Please help me rearchitect my Apple-specific wireless home network and iTunes library! Eleven paragraphs of geeky details within (sorry!).
I have a big (~100GB) iTunes library I've been accumulating over at least a decade of ripping all my CDs and, in more recent days, my DVDs as well. That
project is still ongoing and may never end. I've invested a lot of hours in encoding and cataloging my physical media, and I want to keep it safe for, well, forever. I'm motivated by a teeny bit of paranoia that my discs will scratch and I'll lose something. I keep a tidy house but I guess you could call me a data hoarder. ;-)
This summer I decided to free up room on my MacBook (occupying that much disk space just for iTunes was pretty ridiculous). I bought a WD My Book Mirror Edition
and moved the library to it. I configured RAID mirroring for the dual drives so I'd have a backup in case one failed. Before the move, I regularly backed up the library onto my Time Capsule (using Time Machine) along with all my other non-iTunes stuff; the RAID mirroring made that seem redundant so I deleted the backup and excluded it from all future backups. Also, instead of connecting the MyBook straight to my computer, I plugged it into the Time Capsule USB port so I could carry the laptop around the house and still use iTunes wirelessly.
I was really proud of this setup until a couple issues reared their heads:
Latency. Playing music in iTunes over this network works mostly fine apart from the occasional stutter. There's also often a very long delay (30 seconds or more) between when I tell a new song to play and the audio actually begins. Similar delays between when I "get info" on a file and the info window appears. iTunes beachballs frequently now, completely unresponsive while it does... stuff. If I wait, it eventually takes care of whatever it was doing and becomes usable again. So annoying.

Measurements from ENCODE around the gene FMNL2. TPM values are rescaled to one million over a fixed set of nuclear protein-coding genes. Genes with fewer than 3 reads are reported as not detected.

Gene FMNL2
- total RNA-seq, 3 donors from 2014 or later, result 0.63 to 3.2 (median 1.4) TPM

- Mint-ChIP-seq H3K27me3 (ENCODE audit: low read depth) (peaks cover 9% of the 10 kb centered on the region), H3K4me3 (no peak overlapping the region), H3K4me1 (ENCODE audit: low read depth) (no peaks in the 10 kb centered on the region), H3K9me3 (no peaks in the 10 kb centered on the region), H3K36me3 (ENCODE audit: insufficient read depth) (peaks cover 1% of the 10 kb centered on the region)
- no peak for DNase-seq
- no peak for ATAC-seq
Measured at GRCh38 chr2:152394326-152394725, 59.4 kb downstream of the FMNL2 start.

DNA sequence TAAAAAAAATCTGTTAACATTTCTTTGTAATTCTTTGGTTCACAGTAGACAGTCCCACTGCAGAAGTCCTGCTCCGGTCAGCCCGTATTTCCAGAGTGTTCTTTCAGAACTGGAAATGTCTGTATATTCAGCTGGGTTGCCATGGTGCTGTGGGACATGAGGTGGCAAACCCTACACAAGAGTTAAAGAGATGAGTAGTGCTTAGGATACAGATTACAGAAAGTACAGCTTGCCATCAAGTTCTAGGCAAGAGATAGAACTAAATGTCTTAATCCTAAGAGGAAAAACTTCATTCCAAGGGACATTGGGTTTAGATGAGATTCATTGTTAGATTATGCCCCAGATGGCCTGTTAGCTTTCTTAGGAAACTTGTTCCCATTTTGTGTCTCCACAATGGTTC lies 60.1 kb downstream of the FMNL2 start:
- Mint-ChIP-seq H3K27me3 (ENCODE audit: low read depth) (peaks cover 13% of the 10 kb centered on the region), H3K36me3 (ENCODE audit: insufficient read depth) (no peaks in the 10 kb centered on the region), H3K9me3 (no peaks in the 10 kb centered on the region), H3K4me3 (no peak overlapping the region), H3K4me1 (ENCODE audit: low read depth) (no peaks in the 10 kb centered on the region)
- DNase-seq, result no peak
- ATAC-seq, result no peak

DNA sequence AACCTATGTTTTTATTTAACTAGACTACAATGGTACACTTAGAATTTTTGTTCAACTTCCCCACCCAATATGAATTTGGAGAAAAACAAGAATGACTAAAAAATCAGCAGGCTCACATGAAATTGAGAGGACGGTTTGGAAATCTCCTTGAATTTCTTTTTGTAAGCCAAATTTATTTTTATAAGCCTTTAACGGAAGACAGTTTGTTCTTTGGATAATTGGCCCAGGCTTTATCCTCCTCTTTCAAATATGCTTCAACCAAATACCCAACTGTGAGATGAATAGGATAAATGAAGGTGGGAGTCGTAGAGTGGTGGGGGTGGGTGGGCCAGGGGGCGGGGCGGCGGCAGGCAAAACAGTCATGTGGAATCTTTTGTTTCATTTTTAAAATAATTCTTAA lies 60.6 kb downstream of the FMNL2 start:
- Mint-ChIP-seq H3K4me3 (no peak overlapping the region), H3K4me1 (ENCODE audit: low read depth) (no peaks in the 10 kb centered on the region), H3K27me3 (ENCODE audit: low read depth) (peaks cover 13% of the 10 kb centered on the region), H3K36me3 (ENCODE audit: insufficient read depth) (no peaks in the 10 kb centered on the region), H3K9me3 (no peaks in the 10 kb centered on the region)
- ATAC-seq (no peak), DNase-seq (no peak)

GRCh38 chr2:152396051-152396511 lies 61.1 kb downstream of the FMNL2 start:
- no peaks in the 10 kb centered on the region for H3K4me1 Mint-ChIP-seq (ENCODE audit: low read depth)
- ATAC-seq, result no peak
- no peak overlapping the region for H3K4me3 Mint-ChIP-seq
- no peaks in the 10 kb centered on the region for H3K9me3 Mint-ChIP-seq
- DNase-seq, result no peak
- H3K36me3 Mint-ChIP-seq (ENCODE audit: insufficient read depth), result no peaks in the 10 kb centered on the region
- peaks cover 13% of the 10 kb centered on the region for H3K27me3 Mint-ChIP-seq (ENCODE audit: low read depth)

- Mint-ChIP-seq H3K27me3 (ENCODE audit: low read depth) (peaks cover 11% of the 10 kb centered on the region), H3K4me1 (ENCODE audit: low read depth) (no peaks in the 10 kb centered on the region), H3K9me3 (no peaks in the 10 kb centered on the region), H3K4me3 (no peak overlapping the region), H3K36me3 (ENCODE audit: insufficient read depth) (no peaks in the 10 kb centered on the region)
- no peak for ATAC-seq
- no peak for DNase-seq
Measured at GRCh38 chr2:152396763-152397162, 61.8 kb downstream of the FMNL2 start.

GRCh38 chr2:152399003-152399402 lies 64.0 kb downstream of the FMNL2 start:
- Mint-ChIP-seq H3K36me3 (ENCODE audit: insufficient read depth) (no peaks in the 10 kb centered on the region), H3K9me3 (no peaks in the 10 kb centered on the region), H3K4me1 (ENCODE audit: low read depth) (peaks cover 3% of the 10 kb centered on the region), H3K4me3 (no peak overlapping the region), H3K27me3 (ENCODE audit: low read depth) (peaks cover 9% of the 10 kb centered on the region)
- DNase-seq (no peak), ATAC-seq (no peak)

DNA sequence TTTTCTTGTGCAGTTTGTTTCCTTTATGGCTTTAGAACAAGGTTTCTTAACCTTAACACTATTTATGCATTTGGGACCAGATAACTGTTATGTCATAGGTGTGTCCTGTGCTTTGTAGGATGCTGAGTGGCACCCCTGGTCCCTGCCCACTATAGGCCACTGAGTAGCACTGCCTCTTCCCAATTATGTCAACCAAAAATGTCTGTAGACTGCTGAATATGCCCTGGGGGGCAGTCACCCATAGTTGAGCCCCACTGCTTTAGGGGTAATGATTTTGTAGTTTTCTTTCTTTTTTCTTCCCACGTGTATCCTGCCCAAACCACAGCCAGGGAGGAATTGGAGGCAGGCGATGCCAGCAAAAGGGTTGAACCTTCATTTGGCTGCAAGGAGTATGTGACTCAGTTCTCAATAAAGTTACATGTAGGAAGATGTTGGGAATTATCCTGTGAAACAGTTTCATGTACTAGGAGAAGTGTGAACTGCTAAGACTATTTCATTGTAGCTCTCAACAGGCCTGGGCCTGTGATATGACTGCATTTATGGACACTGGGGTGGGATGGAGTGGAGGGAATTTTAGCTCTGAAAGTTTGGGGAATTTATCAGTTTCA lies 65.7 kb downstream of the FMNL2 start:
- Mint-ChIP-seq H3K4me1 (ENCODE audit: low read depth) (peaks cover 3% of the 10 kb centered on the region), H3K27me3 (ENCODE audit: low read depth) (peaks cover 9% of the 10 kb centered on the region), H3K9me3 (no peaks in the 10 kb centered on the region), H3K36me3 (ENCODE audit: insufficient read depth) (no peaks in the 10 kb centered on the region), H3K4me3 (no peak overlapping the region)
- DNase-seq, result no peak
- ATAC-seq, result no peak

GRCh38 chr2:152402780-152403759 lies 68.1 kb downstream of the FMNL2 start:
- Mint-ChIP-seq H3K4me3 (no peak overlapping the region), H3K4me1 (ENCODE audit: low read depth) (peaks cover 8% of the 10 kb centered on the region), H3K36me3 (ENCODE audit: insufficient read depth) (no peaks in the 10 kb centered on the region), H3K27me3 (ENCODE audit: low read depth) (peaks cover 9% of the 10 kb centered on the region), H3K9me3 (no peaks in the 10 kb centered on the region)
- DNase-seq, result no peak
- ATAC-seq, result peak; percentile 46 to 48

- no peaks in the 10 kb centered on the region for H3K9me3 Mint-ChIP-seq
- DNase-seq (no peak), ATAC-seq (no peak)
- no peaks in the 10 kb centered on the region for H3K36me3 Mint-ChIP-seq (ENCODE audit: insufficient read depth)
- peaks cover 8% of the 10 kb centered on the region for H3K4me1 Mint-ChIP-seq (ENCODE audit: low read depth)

Latency's an even bigger issue when watching movies. By default, the Time Capsule was configured for 802.11b/g/n compatibility and movies were unwatchably laggy. I found that forcing pure 802.11n improved performance a lot and movies ran almost as smoothly as music, with only occasional, forgivable hiccups and long delays for play/pause, scrubbing, etc. The downside of killing 802.11b/g compatibility is that my iPhone 3G can no longer use the network, as it only goes up to g. I really miss that functionality, for things like Airfoil Speakers and iTunes Remote.
Another issue is the unfamiliarity of maintaining a network drive that's out of sight, out of mind. Whenever I want to use iTunes I have to mount the drive (I run a script to do it automatically at logon). Whenever I leave the house I have to unmount it. I've forgotten a couple times and disconnected improperly. There were also a couple times when I had trouble getting online and reset the Time Capsule, forgetting that the disk was mounted. Which leads us to the next sad, sad paragraph...
This past weekend, tragedy struck
. I think it was related to an improper disconnect while data was being written. Suddenly iTunes refused to read the drive at all. Time Capsule reported a "problem" with the drive. I plugged it into the MacBook and ran Disk Utility. It failed to verify or repair the disk and said I would have to format
it. What's worse, the mirrored drive was identically corrupted too. I lost my whole library and the supposed "failsafe!" Crap! I really botched this one up.
I'm investigating data recovery options. I should be able to restore my files. Not sure how this is going to play out but it makes my heart ache. Any suggestions for cheap-as-in-free ways to get my library back in working condition would be appreciated.
But what I'm really asking for in this question is the best way to prevent this from happening again and in a way that works better than my first attempt. Assuming the drive is not mechanically broken and I'll be able to get my files back, how can I redesign my network to do all of the following:
- Access my iTunes library wirelessly
- Minimize latency
- Keep a backup of the library that's actually safe and won't give me any more headaches
- Use my iPhone on the network
- Require no additional hardware purchases if at all possible
I can't think of a single way to fulfill all of those requirements. Maybe it's impossible. But you are smarter than me, I trust. If it makes a difference, the MacBook is a late 2007 Santa Rosa model, 2.2 GHz, running Snow Leopard. Let me know if I've left out any other details that could be helpful. Thanks!